Practice Question – Discuss the changing interface between state and civil society in post-independent India. (10 Marks) (UPSC 2017) 

Approach Introduction, Briefly explain the relation between state and civil society, Apply it to the Indian context, examine how their relationship has changed in the post-independent era, Conclusion. 



The term ‘civil society’ can be traced back to the works of classical Greek and Roman philosophers like Aristotle and Cicero. As a matter of fact, Aristotle is credited with the very first usage of the term. The term, which at that period of time was taken, as synonymous to political institution, has developed a completely opposite meaning in today’s discourse and is referred to, as an autonomous body, distinct from the state. The modern idea of civil society saw its genesis in the Scottish and Continental enlightenment era of the late eighteenth century. An idea of civil society being parallel but distinct from the state was developed by the political theorists’ right from Thomas Paine to George Hegel . According to them, civil society was a domain, where association of citizens takes place in accordance with their interests, desires, and wishes. Reflections of this changed school of thought could be seen in the changed economic realities like rise of bourgeois, private properties, and market competition.



Civil society is generally defined, as the space, which is outside the realm of family, market, and state. There is no single definition of civil society. It means differently to different authors.

According to Jeffery Alexander  “civil society is an inclusive, umbrella-like concept referring to plethora of institutes outside the state.” Niraja Gopal Jayal envisions civil society to cover “all forms of voluntary associations and social interactions not controlled by the state.” As per Sussane Hober Rudolph “civil society… includes the idea of a non-state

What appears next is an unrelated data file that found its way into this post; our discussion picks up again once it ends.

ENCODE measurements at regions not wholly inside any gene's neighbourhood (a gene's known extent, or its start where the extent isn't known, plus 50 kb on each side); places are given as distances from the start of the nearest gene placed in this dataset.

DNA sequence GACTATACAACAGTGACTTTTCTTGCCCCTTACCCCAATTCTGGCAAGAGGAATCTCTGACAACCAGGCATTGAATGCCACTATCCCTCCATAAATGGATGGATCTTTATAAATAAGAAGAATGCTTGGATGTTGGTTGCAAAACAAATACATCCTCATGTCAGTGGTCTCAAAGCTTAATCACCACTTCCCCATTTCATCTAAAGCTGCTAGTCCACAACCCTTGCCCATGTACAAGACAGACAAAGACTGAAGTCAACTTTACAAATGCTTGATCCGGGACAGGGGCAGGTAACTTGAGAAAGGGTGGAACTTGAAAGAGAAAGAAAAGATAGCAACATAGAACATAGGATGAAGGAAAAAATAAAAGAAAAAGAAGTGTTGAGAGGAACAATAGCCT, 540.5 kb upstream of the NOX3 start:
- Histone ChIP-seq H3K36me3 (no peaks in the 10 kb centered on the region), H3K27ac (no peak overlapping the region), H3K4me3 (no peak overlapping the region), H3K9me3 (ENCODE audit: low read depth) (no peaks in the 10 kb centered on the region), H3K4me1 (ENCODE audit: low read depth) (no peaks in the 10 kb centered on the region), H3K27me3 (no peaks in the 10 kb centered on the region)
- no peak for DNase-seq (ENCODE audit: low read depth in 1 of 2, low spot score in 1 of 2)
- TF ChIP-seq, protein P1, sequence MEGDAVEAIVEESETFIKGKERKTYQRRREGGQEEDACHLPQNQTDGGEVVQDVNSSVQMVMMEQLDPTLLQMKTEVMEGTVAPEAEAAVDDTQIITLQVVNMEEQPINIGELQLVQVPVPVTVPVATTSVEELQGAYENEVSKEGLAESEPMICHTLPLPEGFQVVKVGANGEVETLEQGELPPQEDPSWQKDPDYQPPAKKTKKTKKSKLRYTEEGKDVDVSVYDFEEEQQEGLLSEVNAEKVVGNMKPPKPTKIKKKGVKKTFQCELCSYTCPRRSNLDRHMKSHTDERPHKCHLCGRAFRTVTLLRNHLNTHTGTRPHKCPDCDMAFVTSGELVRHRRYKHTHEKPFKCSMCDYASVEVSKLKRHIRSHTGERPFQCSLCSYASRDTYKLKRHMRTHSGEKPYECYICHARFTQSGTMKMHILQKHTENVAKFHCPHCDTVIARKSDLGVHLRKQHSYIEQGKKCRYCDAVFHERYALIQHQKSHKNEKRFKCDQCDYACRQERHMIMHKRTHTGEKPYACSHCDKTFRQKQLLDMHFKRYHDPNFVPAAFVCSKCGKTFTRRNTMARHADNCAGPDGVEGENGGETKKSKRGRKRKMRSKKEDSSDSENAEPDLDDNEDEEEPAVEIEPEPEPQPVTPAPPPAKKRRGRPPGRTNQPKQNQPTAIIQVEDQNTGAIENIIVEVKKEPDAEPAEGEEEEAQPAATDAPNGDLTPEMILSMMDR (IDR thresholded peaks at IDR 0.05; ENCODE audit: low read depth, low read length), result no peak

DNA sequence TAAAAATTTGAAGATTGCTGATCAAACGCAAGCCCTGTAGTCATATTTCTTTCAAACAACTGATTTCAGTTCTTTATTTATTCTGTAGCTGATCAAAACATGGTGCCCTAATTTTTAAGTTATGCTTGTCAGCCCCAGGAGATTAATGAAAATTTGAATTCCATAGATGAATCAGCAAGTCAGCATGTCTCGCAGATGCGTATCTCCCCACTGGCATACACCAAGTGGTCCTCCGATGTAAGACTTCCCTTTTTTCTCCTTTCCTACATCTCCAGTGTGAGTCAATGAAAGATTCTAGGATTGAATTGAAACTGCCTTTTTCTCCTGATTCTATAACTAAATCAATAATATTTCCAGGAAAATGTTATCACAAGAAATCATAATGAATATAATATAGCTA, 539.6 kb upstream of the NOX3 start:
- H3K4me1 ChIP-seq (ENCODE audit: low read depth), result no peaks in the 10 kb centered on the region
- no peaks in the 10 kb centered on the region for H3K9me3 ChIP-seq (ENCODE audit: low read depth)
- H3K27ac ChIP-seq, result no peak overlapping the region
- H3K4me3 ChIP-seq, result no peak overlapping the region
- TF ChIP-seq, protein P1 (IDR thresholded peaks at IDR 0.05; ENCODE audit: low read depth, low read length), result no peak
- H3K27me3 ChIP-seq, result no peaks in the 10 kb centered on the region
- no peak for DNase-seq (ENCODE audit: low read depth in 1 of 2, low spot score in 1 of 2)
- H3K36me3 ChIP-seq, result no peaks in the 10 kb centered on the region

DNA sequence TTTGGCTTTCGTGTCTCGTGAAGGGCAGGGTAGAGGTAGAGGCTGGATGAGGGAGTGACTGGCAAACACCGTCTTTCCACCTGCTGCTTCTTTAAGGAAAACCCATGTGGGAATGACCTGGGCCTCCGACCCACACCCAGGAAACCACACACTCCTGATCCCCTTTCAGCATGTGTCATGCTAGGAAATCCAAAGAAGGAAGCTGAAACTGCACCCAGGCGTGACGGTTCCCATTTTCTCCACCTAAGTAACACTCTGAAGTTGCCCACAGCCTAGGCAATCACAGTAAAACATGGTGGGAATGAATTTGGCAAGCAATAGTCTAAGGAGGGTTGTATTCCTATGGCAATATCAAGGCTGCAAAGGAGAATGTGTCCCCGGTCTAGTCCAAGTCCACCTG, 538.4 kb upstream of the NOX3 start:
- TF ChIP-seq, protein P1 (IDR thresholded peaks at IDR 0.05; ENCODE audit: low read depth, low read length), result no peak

autonomous sphere; empowerment of citizens; trust building associational life; interaction with, rather than subordination to the State”. 

The concept of civil society is associated with the Western intellectual tradition. With the epochal changes in the West, the idea of civil society has grown progressively. Many factors have gone into developing the concept of the state as it has come to stay with us. These factors, to mention a few, include the emergence of secular authority, the development of the institution of property, the decline of the absolutist state, the growth of urban culture, the rise of nationalist and democratic movements, until the end of the nineteenth century and the rule of law. As the capitalist economy with its democratising features has developed, so has the concept of civil society.



1) It consists of non-state institutions.
2) It consists of a plethora of organizations and institutions outside family, state, and market.
3) It is an organized society.
4) It is voluntary.
5) It is autonomous body.
6) It is a nonprofit entity.
7) It enables citizen’s interaction with the state, thus, facilitating citizen participation in the governance process.



  • Service provider (for example, running primary schools and providing basic community health care services)
  • Advocate/campaigner (for example, lobbying governments or business on issues including indigenous rights or the environment)
  • Watchdog (for example, monitoring government compliance with human rights treaties)